Liberals Claim Global Warming Causing Violent Unrest in Middle East

Global warming, or climate change as environmentalists prefer to call it during colder seasons of the year, is now considered a root cause of Middle Eastern violence, according to liberals.

The Washington D.C. based liberal think tank Center for American Progress is hosting a panel with Tom Friedman, Anne-Marie Slaughter, and Michael Werz this Thursday discussing the Center's new volume on “Climate Change and the Arab Spring.” According to a CAP’s media advisory:

The volume outlines the complex pressures exerted by the effects of climate change on the convulsions which swept through the Middle East in 2010 and 2011, exploring the long-term trends in precipitation, agriculture, food prices, and migration which contributed to the social instability and violence which has transformed the region, and offering solutions for progress.

The idea is not completely new. In November 2012, liberal thinkers at the American Security Project released a report titled “The Arab Spring and World Food Prices.” In the report Andrew Holland writes:

One of the most important events over the past decade has been the Arab Spring of 2011 that brought down dictators in Tunisia, Libya, Yemen, and Egypt, and continues to reverberate through the region. Although the proximate cause of the unrest was the self-immolation of Mohamed Bouazizi, a fruit vendor in Tunisia, empirical evidence indicates that a spike in local food prices across the Arab world was responsible for setting the stage.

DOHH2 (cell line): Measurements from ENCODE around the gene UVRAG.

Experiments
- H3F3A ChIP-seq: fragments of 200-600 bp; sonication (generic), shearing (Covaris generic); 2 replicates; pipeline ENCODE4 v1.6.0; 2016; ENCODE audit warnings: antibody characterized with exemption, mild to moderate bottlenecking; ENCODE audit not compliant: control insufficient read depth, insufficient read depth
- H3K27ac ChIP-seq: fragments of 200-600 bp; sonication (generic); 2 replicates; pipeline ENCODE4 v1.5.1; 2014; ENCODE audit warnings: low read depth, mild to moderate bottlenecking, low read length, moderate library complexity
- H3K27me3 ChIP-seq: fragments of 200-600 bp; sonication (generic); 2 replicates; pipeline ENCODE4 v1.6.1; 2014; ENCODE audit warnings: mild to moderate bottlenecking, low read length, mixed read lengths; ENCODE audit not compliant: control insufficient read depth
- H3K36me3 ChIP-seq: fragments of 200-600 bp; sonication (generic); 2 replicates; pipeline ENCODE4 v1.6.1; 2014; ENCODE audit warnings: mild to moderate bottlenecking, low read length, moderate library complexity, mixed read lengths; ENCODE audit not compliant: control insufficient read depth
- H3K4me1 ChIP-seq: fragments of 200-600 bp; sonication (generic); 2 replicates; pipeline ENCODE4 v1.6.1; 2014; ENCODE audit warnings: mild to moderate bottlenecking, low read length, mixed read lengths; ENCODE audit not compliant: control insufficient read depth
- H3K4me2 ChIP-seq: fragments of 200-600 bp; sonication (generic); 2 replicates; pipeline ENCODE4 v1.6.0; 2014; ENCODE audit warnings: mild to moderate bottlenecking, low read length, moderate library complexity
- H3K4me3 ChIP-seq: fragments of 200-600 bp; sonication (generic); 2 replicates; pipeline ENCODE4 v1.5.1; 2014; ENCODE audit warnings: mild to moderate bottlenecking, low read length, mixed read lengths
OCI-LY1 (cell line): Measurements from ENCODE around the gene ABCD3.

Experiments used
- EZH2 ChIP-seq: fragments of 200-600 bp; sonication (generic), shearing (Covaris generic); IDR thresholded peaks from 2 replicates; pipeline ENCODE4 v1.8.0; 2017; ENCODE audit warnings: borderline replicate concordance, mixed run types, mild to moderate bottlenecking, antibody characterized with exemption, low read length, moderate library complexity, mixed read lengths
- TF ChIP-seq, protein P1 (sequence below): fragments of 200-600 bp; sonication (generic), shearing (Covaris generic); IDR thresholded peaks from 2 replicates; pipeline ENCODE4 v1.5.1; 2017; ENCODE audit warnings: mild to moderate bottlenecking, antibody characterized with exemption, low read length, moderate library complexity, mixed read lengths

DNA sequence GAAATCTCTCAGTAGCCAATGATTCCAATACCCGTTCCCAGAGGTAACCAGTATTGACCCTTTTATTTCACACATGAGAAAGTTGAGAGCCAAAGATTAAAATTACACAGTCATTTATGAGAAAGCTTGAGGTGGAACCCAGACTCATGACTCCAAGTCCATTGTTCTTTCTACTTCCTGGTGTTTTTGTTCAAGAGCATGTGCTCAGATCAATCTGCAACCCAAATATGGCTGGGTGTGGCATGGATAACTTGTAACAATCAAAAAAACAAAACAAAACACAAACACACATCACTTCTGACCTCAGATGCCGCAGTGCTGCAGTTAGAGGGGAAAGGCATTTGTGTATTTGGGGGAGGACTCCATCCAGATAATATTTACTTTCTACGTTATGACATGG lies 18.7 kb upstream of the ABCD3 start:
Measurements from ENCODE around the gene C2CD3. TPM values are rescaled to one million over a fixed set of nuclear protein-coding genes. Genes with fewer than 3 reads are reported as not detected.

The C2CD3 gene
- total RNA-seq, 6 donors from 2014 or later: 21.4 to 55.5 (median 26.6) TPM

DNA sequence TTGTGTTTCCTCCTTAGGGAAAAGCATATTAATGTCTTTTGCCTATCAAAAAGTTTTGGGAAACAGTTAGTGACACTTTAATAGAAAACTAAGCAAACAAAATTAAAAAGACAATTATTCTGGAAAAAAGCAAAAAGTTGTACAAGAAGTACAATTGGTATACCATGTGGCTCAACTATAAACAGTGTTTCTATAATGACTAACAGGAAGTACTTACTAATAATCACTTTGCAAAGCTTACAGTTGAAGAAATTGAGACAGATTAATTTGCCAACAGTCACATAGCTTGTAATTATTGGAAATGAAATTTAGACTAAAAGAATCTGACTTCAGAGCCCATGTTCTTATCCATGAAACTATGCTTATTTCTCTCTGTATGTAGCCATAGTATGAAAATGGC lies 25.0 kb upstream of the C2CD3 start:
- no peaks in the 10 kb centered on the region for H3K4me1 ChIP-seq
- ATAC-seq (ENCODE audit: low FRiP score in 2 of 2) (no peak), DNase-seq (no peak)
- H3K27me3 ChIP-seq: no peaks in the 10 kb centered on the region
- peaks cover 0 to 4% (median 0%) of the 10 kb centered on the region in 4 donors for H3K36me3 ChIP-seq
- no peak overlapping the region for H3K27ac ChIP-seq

Over the last two decades, there is a strong evidence that food price increases have led to increased political unrest.

By late 2010, global food prices had increased by 40% over the year, largely due to drought and wildfre in grain exporting regions of Russia and Eastern Europe, as well as by unprecedented foods in grain-importing Pakistan.

Holland pins global warming on the violence that came out of Syria recently, saying that for a number of decades the Assad regime “had ignored water conservation issues and agriculture in general.” :

When the drought destroyed farming communities, it sent new migrants to the cities – most of which were not from the ruling Alawite minority. This placed great strain on urban populations, and exacerbated ethnic and religious strife. This strain is evident in the ongoing conflict within Syria.

In July of 2010, Democrats abandoned efforts on their own climate bill, realizing that it was an unpopular political move at the height of the burgeoning grass roots' activism across the nation. It was not an issue of if the Democrats would lose the House; it was an issue of how badly they were going to lose the House. As a result, Senate Majority Leader Harry Reid (D – NV) decided not to take up the House-passed climate bill.

Senator Barbara Boxer (D –CA), Chairwoman of the Senate Environment and Public Works Committee, plans to push through a comprehensive climate bill through her committee to the Senate floor by the time the weather warms up, so expect to see a climate bill debated on Capitol Hill by the summer.



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